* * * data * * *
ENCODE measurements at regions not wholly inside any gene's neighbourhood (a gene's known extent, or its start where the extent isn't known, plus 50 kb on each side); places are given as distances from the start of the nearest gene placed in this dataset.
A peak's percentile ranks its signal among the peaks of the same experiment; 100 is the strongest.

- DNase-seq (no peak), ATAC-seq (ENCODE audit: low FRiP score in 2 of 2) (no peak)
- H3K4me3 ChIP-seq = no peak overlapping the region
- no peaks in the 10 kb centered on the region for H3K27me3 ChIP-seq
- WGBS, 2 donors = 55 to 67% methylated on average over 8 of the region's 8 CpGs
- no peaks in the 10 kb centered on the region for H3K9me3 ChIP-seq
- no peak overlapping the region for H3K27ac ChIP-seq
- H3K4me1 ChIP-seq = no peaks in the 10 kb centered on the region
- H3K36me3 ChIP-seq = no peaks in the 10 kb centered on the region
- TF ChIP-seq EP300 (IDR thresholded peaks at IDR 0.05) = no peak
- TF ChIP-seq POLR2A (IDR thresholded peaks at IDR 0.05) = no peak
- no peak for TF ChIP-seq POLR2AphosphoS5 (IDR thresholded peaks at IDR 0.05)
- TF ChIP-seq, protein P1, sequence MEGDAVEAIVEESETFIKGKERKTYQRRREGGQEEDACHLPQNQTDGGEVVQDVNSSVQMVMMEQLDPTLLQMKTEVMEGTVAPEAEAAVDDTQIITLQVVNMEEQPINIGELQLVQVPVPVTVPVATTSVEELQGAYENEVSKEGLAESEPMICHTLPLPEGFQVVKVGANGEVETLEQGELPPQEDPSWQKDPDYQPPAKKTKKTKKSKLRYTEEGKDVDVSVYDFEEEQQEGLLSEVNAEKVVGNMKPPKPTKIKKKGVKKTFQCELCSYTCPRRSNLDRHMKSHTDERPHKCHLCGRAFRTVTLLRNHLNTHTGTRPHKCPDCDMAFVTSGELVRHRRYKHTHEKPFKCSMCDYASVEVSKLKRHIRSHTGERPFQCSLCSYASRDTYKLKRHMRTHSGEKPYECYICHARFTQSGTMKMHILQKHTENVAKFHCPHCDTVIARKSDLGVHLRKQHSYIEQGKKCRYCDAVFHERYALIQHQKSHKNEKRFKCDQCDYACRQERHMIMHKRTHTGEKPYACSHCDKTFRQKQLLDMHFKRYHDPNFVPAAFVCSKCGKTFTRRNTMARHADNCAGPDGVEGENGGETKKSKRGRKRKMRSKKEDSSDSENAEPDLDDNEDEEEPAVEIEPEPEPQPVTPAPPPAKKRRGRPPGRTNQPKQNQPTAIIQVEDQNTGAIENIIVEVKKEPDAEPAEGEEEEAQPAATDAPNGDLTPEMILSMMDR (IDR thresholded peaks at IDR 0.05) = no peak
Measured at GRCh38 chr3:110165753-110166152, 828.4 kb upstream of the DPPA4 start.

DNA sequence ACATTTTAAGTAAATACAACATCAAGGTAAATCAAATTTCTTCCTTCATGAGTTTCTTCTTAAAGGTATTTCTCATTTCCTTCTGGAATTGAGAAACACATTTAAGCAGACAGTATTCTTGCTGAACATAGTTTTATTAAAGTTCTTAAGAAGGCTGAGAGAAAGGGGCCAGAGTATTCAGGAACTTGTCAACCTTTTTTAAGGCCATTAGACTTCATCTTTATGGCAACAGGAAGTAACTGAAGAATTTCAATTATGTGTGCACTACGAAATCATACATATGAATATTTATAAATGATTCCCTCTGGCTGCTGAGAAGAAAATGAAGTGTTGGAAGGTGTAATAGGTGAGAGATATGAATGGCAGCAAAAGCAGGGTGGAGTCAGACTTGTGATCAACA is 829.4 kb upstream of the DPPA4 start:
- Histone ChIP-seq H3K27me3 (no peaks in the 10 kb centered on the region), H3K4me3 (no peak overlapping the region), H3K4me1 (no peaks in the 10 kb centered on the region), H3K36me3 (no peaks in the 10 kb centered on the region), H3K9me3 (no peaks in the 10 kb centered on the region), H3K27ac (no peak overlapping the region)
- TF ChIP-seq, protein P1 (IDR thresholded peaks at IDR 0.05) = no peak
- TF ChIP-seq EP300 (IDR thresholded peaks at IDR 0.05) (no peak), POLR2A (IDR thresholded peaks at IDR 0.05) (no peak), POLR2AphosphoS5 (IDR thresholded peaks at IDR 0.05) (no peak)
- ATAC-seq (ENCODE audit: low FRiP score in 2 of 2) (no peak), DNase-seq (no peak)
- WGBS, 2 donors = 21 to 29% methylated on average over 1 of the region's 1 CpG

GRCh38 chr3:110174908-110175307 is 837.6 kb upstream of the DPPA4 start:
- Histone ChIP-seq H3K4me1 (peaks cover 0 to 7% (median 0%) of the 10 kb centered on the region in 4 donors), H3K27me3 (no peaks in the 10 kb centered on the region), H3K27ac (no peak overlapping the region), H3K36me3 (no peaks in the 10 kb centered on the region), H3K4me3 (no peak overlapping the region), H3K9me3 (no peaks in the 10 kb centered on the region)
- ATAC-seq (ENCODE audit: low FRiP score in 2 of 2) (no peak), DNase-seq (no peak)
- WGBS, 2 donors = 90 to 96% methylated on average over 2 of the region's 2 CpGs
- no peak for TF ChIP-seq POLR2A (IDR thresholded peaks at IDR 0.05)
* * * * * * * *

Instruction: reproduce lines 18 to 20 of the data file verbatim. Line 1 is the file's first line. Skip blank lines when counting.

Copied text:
- TF ChIP-seq, protein P1 (IDR thresholded peaks at IDR 0.05) = no peak
- TF ChIP-seq EP300 (IDR thresholded peaks at IDR 0.05) (no peak), POLR2A (IDR thresholded peaks at IDR 0.05) (no peak), POLR2AphosphoS5 (IDR thresholded peaks at IDR 0.05) (no peak)
- ATAC-seq (ENCODE audit: low FRiP score in 2 of 2) (no peak), DNase-seq (no peak)